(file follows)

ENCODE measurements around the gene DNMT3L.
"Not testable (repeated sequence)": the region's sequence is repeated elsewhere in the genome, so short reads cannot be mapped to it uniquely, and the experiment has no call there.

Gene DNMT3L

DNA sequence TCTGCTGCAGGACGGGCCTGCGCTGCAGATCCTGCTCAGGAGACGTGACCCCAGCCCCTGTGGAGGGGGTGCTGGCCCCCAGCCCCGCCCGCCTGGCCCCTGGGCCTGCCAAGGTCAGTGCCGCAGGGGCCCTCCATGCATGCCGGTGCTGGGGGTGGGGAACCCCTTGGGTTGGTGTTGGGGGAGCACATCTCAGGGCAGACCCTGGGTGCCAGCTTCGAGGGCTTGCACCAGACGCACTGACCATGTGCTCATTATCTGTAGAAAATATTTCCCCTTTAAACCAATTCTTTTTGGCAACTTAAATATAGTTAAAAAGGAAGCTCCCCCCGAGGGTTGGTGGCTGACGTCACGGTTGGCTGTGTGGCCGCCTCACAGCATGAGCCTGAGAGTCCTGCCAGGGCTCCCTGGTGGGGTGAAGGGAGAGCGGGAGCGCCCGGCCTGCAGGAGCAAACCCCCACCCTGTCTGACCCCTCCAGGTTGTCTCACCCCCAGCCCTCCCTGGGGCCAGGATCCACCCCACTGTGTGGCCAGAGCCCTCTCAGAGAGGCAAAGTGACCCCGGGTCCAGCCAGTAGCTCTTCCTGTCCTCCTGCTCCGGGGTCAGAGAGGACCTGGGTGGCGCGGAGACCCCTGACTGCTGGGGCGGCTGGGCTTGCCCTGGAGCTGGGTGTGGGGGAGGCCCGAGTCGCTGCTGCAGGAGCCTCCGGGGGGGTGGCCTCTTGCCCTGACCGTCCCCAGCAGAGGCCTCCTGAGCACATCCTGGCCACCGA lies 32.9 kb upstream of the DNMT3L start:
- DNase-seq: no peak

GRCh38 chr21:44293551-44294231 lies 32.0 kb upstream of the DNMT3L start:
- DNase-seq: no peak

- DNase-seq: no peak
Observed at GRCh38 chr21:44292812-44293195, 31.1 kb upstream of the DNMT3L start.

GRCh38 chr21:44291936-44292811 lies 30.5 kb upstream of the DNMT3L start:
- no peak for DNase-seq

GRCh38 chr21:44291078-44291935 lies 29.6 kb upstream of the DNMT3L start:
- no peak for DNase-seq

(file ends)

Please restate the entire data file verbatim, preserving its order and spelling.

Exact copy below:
ENCODE measurements around the gene DNMT3L.
"Not testable (repeated sequence)": the region's sequence is repeated elsewhere in the genome, so short reads cannot be mapped to it uniquely, and the experiment has no call there.

Gene DNMT3L

DNA sequence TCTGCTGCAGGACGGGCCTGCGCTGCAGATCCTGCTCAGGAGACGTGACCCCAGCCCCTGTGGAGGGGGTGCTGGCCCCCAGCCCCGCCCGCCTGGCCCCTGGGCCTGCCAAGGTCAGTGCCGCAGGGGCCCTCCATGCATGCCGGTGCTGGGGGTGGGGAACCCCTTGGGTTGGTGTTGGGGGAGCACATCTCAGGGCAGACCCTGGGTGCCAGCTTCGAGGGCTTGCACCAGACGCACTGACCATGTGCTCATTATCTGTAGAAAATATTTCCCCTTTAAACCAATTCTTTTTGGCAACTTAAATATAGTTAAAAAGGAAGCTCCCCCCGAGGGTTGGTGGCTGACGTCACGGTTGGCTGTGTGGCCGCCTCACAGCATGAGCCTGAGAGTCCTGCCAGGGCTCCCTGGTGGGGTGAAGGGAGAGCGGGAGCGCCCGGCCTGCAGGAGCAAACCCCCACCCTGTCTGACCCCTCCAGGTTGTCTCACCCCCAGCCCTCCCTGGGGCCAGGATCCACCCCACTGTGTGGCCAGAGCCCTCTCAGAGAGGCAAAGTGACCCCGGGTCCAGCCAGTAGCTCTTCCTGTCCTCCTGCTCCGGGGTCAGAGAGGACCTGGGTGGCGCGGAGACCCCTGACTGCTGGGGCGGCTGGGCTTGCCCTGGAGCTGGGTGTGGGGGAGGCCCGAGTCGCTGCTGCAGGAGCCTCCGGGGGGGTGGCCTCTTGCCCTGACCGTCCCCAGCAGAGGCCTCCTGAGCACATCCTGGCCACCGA lies 32.9 kb upstream of the DNMT3L start:
- DNase-seq: no peak

GRCh38 chr21:44293551-44294231 lies 32.0 kb upstream of the DNMT3L start:
- DNase-seq: no peak

- DNase-seq: no peak
Observed at GRCh38 chr21:44292812-44293195, 31.1 kb upstream of the DNMT3L start.

GRCh38 chr21:44291936-44292811 lies 30.5 kb upstream of the DNMT3L start:
- no peak for DNase-seq

GRCh38 chr21:44291078-44291935 lies 29.6 kb upstream of the DNMT3L start:
- no peak for DNase-seq